Coronavirus has created a sex toy boom. A baby boom may not follow

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The clubs are shut. The pubs are shut. Tinder dates are cancelled. One-night stands are literally illegal. But, despite these obvious hurdles, coronavirus has still created a sex industry sales boom.

Lelo, a Swedish luxury sex toy brand says it has seen sales increase by 40 per cent. Ann Summers, a sex toy and lingerie retailer, has seen a 27 per cent increase in sales of sex toys compared to this time last year, and condom sales have doubled in the space of just a week. UK Meds, an online pharmacy based in Nottingham, reported a spike in Viagra sales and a 23 per cent increase in orders of the morning after pill.

With the extra time during the day saved by not commuting or working, it’s only natural that couples are using it to have sex says Helen Fisher, senior research fellow at The Kinsey Institute, a research centre focussed on sex, gender and reproduction. And having sex causes hormonal changes in the body that are welcome in these austere times – dopamine is released, which causes a feeling of pleasure and happiness. Testosterone levels are raised in both men and women, which raises libido, making you want even more sex. “I do think that the one of the reasons that so many people are turning to sex is not only they’ve got the time, but it’s actually very good for you,” says Fisher.

Those who aren’t happy at home are finding other ways to get frisky. Illicit Encounters, a dating website for those seeking extra-marital affairs, has experienced a 15 per cent increase in activity based on this time last year. In a survey from the website, 54 per cent of men said they had started affairs in the last four weeks, with 74 per cent of these men saying their reason for doing so was boredom.

Tinder has seen a 12 per cent increase in daily conversations in the UK, which on average in March were lasting eight per cent longer compared to February. In Italy, which is said to be around two to three weeks ahead of the UK in terms of the spread of the virus, conversations are lasting 29 per cent longer than they did a month ago.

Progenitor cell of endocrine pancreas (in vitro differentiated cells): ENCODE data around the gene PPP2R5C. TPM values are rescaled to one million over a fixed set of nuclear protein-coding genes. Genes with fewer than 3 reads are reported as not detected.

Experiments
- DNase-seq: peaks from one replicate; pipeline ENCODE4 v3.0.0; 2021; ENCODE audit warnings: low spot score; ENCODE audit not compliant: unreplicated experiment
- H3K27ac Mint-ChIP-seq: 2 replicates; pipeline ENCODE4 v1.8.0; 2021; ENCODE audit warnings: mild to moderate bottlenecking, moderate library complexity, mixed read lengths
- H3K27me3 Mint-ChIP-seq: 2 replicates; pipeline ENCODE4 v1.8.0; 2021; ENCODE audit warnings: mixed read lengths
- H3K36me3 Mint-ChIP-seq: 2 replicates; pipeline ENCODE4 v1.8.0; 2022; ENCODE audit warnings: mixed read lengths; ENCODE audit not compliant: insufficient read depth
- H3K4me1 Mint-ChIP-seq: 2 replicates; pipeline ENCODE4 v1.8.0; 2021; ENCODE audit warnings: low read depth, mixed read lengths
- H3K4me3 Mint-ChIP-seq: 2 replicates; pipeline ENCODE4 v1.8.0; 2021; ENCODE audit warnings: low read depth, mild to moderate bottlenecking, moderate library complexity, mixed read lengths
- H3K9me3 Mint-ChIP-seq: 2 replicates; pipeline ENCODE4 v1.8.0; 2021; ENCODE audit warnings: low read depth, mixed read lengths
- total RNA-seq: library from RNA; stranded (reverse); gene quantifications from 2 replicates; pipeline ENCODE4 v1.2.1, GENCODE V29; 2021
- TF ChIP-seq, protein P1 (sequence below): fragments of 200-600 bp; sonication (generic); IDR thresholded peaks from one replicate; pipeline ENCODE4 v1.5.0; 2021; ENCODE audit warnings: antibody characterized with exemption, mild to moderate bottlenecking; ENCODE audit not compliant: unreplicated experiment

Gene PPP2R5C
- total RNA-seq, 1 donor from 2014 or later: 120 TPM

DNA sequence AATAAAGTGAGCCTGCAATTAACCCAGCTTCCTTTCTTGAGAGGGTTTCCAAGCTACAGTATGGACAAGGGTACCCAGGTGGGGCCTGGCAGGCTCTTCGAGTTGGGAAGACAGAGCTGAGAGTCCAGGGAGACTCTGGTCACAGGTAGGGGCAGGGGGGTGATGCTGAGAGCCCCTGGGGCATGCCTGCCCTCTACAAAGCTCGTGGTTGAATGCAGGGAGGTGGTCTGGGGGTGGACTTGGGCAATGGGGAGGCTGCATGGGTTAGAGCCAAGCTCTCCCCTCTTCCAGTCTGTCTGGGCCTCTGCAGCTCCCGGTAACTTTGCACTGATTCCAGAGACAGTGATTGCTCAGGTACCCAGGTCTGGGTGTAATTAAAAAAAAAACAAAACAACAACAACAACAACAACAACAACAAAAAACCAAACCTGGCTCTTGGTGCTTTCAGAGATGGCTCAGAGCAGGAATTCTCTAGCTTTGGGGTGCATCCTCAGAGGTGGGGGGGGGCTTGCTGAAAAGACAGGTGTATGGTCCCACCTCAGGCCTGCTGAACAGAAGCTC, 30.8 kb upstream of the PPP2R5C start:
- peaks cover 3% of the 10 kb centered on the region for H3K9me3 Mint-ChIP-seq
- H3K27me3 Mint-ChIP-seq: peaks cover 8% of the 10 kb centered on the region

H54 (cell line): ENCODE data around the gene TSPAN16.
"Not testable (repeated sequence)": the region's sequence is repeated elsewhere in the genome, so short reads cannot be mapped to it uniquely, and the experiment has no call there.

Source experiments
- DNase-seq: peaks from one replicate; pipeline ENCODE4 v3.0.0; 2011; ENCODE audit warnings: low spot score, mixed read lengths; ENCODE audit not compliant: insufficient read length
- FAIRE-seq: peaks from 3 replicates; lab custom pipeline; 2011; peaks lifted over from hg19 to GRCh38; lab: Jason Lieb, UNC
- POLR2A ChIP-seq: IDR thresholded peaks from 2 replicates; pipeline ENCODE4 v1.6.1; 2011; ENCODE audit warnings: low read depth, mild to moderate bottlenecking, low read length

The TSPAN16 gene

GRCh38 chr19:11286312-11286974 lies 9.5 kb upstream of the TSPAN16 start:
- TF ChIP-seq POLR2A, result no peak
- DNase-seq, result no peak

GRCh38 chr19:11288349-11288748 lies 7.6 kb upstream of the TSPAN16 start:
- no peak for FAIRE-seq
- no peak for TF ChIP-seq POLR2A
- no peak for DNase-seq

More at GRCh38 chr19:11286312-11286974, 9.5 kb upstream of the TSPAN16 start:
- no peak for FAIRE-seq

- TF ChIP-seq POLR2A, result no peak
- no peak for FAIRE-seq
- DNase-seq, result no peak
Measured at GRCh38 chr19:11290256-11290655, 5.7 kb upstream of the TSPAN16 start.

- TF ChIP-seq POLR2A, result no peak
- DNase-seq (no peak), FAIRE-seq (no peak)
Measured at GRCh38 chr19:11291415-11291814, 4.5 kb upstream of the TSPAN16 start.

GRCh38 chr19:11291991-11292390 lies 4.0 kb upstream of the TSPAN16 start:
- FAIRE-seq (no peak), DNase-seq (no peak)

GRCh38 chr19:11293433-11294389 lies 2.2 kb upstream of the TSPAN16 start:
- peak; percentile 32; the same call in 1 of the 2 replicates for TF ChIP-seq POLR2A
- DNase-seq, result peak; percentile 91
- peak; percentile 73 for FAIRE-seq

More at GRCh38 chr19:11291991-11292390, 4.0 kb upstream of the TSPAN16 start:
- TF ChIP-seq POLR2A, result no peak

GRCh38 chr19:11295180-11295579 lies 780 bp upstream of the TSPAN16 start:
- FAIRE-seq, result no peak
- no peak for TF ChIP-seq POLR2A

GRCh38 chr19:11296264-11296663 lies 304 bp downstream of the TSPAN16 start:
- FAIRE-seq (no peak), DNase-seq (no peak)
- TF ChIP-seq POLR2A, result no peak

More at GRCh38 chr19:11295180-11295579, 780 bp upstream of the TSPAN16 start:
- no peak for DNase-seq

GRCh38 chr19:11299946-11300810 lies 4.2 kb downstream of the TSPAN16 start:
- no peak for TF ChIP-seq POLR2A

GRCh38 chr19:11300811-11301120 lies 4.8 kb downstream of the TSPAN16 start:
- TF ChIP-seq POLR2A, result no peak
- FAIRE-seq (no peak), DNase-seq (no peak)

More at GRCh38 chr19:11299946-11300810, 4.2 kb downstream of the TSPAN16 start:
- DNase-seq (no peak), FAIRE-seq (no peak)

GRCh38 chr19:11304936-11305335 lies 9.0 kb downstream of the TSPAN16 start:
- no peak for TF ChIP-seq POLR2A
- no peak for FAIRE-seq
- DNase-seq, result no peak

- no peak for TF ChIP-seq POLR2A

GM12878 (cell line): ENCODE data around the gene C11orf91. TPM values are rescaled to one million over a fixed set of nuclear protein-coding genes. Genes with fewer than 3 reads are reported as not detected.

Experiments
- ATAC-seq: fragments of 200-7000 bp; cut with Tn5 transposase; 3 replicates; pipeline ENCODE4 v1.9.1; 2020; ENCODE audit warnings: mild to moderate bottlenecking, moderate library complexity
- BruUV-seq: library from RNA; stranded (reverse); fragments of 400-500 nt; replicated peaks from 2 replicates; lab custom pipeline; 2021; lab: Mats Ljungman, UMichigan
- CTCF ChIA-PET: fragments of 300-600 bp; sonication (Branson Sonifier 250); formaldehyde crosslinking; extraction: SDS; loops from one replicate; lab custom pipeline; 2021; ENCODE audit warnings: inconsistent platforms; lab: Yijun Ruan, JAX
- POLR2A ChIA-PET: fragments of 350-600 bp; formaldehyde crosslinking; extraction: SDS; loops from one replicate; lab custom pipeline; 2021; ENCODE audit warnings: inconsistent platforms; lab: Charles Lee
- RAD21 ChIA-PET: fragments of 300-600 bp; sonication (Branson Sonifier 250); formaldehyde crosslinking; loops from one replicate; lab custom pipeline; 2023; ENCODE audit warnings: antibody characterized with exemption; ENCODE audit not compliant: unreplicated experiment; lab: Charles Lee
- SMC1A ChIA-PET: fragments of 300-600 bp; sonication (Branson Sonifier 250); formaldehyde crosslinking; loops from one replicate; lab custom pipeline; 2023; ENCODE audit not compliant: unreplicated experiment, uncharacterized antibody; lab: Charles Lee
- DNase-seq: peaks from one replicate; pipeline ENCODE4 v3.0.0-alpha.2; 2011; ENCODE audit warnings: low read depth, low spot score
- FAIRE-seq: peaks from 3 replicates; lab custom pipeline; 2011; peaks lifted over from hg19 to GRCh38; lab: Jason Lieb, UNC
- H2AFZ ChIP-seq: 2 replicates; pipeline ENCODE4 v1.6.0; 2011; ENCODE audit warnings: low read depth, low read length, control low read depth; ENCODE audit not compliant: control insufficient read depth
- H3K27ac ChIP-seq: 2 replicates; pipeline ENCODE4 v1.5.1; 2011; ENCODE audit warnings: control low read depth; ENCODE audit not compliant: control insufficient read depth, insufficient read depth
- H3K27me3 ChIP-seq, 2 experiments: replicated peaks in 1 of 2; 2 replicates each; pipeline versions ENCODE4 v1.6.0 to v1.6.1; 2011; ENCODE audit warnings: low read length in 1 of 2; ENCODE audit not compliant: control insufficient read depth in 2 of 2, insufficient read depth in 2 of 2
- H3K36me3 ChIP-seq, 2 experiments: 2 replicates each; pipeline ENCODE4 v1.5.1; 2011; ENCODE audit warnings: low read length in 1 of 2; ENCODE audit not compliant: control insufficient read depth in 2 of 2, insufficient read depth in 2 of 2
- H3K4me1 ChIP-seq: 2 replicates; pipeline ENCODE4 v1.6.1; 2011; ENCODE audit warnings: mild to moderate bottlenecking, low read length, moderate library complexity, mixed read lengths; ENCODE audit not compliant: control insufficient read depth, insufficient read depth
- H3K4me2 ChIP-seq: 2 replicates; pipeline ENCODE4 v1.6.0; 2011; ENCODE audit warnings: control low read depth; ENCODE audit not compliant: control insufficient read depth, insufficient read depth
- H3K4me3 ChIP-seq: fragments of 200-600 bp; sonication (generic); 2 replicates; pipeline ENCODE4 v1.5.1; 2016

“People still might get some degree of connection and some degree of arousal virtually,” says Murray Blacket, a relationship counsellor. He believes that being on dating websites and apps could provide some degree of self-soothing during the pandemic as people distract themselves by making these connections with other people.

In the past, enforced lockdowns have meant an increase in the birth rate nine months down the line. So could we be facing a coronavirus baby boom at the end of the year? An oft-quoted piece of research from London School of Economics shows that a nationwide blackout in Colombia in the early 1990s led to a slew of unplanned births – if people being stuck at home in the dark caused more pregnancies, then being stuck at home in a lockdown could have a similar effect.

David Reher, professor emeritus at Complutense University of Madrid, is sceptical. He has studied the effects of seasons on birth rates and the causes of the original baby boom, and believes that it would be an ambitious leap to assume there would be an uptick in fertility because of how these events played out in the past. “Just having downtime due to the Covid-19 business will not necessarily show up in nine months time,” he says. During this lockdown, theoretically the only people who will be having sex are the ones who are isolating with their long-term partners, so there may be fewer people having sex overall. And the increase in number of sex toys being sold could simply be due to people buying them to use on themselves.

“Times of crisis in historical contexts have always been times where the incidence of conceptions has fallen,” says Reher. He adds that once the exceptional times of crisis have passed, there is a spurt in conceptions thanks to remarriages, rejoined families or people who just resumed sexual activity.

But as the Covid-19 crisis continues, the world may face a bigger issue when it comes to sex. Karex, the world’s largest producer of condoms, recently had to shut down its three factories in Malaysia for ten days while waiting for government approval to continue running as an essential service. Even after it was allowed to continue operating, factories were only able to operate at 50 per cent capacity.

“The places that we are most worried about are the places where condoms are provided by humanitarian aid who don’t have any other options,” says Ian Leong, head of investor relations at Karex in Malaysia. In the developed world there are many different options for birth control, so there may not be a noticeable change in birth rate, but in developing countries there may be issues caused by a lack of condom supply, from an increase in births to the spread of HIV. For now Karex’s factory in Thailand is able to keep up with demand, so it hopes that there won’t be any knock-on effects.

Like much of life at the moment, it’s a matter of waiting to see whether or not a baby boom happens. Fisher believes that even if we don’t see a spike in births, the lockdown could have wider effects on relationships, with a rush of people getting married or divorced in the near future. “Any kind of catastrophe pushes us to the next stage in our relationship,” she says. “There are breaking points and there are escalation points. This is one of them.”

Maria Mellor is a writer for WIRED. She tweets from @Maria_mellor

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